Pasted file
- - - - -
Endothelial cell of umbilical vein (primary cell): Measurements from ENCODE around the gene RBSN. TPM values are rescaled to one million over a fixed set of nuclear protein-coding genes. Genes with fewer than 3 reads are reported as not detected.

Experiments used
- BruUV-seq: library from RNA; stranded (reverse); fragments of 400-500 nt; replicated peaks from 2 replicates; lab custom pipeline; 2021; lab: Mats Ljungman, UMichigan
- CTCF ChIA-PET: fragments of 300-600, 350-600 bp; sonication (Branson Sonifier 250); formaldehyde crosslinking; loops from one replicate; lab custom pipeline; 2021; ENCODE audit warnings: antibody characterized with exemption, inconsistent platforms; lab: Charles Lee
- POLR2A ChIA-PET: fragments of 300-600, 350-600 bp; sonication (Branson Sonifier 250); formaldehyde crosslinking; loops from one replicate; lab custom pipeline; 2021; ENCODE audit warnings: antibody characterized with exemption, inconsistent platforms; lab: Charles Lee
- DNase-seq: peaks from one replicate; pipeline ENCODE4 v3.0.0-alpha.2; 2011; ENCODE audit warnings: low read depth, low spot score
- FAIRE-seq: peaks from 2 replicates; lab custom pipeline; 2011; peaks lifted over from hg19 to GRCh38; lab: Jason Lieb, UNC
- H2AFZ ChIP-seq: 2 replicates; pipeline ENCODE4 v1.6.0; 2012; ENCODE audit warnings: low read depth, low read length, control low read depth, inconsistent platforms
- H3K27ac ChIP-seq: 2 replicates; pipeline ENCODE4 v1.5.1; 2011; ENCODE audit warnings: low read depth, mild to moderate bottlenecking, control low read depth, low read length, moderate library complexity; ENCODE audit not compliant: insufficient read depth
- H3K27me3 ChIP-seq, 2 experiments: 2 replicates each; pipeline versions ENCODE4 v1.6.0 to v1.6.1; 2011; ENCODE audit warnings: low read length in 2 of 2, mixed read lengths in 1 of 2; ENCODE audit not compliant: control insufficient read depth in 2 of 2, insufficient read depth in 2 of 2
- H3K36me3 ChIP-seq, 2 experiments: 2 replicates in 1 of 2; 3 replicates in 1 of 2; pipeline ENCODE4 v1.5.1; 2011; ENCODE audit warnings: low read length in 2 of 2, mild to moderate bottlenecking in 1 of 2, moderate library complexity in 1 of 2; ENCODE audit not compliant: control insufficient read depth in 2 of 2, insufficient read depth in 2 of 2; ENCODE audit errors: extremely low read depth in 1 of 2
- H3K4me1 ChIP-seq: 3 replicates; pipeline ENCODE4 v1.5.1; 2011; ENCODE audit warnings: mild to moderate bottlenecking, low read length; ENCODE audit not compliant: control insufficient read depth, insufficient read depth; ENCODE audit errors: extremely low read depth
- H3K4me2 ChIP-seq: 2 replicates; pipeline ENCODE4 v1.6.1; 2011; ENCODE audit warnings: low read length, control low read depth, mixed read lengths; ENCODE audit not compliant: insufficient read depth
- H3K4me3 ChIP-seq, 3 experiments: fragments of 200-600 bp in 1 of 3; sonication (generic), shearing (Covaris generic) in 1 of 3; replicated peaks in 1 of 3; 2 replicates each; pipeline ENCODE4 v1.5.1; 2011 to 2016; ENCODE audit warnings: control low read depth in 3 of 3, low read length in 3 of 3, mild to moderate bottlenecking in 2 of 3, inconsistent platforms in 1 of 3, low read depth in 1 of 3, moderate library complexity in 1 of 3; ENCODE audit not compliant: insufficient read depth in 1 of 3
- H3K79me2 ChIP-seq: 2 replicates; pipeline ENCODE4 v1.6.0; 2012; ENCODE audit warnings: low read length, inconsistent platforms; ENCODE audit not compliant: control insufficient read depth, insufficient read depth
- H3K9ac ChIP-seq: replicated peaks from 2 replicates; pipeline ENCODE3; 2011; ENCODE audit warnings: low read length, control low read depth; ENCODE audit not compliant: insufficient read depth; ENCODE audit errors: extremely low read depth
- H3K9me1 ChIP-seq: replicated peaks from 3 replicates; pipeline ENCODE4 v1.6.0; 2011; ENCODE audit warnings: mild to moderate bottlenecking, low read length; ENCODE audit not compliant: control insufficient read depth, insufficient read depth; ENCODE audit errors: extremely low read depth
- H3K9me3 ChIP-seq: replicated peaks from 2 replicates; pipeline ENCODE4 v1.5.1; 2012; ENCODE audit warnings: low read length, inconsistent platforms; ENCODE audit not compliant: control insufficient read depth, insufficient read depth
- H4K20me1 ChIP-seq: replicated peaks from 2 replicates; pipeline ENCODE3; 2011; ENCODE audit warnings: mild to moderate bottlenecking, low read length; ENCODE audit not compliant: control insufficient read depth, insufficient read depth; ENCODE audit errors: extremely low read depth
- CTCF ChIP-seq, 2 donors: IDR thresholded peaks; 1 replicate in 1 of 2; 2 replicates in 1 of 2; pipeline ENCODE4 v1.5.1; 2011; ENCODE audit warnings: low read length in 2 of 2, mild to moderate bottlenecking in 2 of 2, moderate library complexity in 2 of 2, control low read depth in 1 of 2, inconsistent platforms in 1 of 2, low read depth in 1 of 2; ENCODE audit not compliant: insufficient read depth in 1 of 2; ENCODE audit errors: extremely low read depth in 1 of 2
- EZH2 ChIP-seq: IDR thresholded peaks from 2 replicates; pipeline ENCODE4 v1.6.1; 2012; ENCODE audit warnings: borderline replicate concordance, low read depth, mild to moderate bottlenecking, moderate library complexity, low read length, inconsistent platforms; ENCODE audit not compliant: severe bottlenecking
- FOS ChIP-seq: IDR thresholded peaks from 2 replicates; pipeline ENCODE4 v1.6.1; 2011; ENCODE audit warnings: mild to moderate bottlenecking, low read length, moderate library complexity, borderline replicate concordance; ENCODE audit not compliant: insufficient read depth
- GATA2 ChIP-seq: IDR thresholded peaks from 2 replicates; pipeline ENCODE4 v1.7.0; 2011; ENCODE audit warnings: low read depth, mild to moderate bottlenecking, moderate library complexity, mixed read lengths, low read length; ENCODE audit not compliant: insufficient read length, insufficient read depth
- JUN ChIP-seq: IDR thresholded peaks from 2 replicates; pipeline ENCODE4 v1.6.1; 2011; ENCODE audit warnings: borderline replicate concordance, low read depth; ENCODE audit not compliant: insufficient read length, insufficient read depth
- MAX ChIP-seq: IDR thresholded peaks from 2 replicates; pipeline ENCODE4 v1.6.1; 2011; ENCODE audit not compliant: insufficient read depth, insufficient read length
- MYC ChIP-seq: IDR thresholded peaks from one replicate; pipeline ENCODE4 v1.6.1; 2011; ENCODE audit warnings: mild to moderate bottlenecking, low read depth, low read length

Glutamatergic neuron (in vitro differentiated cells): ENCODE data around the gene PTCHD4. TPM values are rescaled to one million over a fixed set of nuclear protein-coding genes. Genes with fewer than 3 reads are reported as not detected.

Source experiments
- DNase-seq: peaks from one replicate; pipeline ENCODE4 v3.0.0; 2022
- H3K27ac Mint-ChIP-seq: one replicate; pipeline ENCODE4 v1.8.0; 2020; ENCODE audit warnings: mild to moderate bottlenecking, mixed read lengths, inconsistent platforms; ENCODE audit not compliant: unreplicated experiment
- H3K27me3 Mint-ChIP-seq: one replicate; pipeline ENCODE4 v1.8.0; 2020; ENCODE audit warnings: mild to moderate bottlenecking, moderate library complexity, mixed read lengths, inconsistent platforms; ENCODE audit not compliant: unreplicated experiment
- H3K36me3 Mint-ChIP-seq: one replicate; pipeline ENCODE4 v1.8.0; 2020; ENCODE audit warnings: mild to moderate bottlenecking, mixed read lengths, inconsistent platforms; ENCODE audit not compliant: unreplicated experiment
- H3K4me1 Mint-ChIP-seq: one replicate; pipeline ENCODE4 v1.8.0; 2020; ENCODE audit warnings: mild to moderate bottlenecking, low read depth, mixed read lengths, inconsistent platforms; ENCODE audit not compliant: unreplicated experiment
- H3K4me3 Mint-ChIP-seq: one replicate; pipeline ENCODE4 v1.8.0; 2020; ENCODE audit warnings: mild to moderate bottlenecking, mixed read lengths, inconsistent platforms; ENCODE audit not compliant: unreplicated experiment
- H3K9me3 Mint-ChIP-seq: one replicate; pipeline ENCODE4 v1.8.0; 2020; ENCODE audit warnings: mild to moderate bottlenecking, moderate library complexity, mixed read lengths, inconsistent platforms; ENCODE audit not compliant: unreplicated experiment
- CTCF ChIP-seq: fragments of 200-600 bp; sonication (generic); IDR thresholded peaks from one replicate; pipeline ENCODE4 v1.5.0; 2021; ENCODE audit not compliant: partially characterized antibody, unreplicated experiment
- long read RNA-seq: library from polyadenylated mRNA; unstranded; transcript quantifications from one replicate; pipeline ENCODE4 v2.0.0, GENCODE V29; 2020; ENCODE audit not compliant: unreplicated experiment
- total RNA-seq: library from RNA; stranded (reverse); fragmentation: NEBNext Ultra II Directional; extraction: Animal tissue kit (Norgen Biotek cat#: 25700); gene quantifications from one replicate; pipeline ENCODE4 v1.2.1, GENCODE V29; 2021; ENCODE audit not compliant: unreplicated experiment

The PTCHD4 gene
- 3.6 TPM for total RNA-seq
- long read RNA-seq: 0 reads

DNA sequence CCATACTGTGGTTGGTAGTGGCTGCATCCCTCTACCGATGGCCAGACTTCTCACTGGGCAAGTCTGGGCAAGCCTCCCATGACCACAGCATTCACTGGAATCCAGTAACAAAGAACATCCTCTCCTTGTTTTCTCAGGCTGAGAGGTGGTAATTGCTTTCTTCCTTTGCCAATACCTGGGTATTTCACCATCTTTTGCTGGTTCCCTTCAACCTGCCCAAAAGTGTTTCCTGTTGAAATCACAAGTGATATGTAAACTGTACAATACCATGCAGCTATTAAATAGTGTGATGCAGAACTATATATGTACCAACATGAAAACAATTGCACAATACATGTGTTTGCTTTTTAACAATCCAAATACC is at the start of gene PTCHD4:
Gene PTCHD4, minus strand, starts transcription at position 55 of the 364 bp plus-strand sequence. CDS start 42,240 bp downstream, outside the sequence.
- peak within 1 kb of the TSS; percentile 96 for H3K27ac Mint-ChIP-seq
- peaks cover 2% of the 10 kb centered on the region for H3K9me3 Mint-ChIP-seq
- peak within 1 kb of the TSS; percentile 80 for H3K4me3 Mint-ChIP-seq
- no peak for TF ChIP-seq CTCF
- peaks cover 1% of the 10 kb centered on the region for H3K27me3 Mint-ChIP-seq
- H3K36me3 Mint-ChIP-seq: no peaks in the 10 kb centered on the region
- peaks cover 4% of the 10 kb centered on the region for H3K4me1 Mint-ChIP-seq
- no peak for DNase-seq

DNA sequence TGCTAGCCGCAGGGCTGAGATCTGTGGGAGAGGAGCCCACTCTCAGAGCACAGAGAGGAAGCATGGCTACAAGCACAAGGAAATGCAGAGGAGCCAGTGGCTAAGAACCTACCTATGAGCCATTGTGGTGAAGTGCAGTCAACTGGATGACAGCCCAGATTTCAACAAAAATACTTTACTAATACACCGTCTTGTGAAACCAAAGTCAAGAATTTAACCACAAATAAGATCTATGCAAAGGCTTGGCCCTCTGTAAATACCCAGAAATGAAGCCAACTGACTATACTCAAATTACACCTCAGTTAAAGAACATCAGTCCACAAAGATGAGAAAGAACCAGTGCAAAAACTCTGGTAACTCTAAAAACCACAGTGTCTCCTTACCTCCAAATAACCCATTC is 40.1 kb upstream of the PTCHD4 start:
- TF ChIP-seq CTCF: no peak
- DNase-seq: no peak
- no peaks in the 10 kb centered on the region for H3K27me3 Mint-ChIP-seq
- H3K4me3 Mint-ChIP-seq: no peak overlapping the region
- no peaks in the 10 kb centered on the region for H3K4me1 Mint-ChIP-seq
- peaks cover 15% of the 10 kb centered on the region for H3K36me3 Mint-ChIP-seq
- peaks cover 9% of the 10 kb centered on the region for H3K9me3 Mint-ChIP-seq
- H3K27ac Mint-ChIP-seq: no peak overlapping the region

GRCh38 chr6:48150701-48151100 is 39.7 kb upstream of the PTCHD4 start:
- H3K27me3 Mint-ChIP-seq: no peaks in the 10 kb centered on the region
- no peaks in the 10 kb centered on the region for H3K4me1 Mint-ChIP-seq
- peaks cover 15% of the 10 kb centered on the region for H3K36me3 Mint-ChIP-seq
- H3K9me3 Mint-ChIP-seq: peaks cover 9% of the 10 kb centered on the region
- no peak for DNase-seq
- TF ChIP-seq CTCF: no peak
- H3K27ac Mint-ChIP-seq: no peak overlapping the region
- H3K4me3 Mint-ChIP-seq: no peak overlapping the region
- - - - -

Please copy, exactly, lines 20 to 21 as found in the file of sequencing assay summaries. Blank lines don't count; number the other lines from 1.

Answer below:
- CTCF ChIP-seq, 2 donors: IDR thresholded peaks; 1 replicate in 1 of 2; 2 replicates in 1 of 2; pipeline ENCODE4 v1.5.1; 2011; ENCODE audit warnings: low read length in 2 of 2, mild to moderate bottlenecking in 2 of 2, moderate library complexity in 2 of 2, control low read depth in 1 of 2, inconsistent platforms in 1 of 2, low read depth in 1 of 2; ENCODE audit not compliant: insufficient read depth in 1 of 2; ENCODE audit errors: extremely low read depth in 1 of 2
- EZH2 ChIP-seq: IDR thresholded peaks from 2 replicates; pipeline ENCODE4 v1.6.1; 2012; ENCODE audit warnings: borderline replicate concordance, low read depth, mild to moderate bottlenecking, moderate library complexity, low read length, inconsistent platforms; ENCODE audit not compliant: severe bottlenecking